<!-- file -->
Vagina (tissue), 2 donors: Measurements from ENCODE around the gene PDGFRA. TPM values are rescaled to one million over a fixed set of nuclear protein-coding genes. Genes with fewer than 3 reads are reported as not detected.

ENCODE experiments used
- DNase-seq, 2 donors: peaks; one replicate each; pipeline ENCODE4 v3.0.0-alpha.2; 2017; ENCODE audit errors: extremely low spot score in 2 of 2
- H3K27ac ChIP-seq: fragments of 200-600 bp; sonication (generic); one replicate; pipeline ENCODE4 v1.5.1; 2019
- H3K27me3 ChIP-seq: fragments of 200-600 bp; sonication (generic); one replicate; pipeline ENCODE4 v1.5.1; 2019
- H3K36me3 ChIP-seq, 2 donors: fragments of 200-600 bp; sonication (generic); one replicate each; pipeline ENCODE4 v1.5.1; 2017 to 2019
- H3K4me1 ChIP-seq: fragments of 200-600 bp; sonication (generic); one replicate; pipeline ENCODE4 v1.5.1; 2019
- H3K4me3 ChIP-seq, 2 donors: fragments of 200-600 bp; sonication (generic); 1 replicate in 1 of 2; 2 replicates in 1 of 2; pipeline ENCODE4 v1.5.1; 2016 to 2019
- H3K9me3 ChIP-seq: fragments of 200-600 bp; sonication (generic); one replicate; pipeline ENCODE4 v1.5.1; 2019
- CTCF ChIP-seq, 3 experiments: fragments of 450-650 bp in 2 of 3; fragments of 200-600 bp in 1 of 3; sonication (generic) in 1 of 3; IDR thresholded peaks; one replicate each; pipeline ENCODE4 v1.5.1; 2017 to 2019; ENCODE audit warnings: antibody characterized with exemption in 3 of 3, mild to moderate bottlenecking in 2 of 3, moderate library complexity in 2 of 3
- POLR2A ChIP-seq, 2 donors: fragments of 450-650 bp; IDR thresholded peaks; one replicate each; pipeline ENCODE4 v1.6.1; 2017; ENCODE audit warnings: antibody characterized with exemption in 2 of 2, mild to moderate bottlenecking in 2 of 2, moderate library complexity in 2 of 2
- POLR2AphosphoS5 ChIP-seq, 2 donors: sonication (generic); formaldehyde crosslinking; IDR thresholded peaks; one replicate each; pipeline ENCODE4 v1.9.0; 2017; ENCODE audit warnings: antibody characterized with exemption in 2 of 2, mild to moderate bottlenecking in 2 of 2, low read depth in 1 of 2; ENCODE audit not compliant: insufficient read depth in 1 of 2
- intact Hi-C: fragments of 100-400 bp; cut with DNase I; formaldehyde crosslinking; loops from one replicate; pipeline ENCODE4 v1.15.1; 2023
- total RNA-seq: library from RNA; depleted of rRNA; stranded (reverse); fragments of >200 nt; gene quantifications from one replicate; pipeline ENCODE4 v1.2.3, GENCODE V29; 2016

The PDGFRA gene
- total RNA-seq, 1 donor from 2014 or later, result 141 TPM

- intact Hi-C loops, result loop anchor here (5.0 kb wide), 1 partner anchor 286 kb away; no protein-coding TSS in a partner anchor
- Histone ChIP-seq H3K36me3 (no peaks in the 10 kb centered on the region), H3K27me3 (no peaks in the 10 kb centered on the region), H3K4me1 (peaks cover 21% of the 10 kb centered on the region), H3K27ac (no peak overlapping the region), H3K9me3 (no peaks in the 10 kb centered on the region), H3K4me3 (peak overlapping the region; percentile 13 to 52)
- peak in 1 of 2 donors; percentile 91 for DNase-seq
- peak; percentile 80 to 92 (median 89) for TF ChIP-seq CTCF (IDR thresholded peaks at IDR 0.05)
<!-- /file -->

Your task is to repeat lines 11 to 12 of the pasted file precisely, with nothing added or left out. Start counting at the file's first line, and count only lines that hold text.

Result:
- POLR2A ChIP-seq, 2 donors: fragments of 450-650 bp; IDR thresholded peaks; one replicate each; pipeline ENCODE4 v1.6.1; 2017; ENCODE audit warnings: antibody characterized with exemption in 2 of 2, mild to moderate bottlenecking in 2 of 2, moderate library complexity in 2 of 2
- POLR2AphosphoS5 ChIP-seq, 2 donors: sonication (generic); formaldehyde crosslinking; IDR thresholded peaks; one replicate each; pipeline ENCODE4 v1.9.0; 2017; ENCODE audit warnings: antibody characterized with exemption in 2 of 2, mild to moderate bottlenecking in 2 of 2, low read depth in 1 of 2; ENCODE audit not compliant: insufficient read depth in 1 of 2